This week's book giveaway is in the OO, Patterns, UML and Refactoring forum. We're giving away four copies of Refactoring for Software Design Smells: Managing Technical Debt and have Girish Suryanarayana, Ganesh Samarthyam & Tushar Sharma on-line! See this thread for details.
Performance-wise and functionality-wise they're identical: they compile to the same code.
I like having the imports at the beginning, so you can see at one glance what parts of the Java API (or 3rd party libraries) a class needs. It also gets repetitious: note how in the second example you have to type the package name twice. Having the imports up front also helps the IDE help you type class names (assuming you're using an IDE).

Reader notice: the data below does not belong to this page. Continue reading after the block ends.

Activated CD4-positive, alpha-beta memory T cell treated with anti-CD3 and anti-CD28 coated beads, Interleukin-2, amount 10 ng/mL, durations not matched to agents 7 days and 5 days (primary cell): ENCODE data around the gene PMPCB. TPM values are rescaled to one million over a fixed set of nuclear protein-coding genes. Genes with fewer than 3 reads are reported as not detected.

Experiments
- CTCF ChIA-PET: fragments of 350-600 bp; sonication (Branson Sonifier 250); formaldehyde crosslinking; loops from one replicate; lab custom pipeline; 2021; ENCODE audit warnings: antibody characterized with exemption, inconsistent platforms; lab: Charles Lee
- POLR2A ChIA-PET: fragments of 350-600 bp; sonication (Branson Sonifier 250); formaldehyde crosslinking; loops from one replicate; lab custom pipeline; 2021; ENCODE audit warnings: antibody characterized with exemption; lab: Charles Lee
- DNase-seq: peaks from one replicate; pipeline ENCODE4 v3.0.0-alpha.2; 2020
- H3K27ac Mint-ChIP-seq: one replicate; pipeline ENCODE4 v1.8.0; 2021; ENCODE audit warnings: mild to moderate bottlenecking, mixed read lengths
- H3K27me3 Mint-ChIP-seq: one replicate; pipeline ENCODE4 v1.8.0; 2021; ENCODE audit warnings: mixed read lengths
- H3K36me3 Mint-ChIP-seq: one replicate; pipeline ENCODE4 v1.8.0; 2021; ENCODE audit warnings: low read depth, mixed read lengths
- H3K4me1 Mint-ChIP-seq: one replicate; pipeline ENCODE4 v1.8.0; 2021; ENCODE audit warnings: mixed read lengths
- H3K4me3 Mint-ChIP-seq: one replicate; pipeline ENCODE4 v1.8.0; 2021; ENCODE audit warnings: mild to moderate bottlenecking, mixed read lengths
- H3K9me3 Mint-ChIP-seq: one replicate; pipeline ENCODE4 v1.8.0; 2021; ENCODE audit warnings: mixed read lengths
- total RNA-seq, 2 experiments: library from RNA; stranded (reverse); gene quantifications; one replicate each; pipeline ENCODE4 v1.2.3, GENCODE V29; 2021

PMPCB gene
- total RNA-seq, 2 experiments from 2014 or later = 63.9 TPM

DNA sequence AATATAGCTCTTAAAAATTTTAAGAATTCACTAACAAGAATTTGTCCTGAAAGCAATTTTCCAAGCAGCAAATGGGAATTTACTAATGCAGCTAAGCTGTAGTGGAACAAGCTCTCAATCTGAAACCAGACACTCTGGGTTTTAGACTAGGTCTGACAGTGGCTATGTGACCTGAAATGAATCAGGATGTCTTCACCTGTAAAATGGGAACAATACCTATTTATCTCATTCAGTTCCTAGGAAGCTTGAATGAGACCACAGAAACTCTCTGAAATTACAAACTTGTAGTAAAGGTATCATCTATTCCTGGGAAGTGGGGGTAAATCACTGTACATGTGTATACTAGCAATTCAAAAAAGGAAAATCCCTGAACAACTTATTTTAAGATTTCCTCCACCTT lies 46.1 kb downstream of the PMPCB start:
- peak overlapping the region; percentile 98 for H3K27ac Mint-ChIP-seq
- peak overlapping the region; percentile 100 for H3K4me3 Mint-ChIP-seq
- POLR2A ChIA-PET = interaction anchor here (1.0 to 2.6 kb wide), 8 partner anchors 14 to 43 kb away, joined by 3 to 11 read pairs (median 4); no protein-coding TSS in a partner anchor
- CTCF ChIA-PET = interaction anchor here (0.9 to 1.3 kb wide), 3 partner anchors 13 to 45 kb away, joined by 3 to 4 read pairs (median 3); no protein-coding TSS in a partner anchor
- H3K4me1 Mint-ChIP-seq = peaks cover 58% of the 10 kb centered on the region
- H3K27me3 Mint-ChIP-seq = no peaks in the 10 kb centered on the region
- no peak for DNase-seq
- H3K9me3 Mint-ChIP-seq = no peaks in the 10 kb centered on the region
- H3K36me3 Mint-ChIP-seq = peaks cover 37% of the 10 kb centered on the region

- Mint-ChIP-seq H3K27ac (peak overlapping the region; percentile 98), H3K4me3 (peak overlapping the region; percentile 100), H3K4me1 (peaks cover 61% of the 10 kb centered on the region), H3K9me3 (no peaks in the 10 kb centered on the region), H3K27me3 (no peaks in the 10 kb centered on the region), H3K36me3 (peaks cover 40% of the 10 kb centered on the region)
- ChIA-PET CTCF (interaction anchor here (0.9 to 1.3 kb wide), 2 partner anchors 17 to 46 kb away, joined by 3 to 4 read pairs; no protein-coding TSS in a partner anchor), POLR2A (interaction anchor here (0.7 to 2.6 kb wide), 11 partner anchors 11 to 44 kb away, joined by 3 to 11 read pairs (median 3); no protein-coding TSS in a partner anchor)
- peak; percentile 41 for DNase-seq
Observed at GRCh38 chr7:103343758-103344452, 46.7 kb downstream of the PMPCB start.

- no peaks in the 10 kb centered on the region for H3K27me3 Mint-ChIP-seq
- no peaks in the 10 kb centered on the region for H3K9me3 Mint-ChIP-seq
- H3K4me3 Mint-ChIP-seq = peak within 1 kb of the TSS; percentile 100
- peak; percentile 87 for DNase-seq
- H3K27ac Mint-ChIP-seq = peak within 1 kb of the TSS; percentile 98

The most common case where I don't import a class up front is if a class uses two other classes of the same name, like java.awt.List and java.util.List. That confuses the compiler, and you need to take a bit of care to get things straight. Usually I end up importing the one used more often, and fully qualify the other one each time I use it.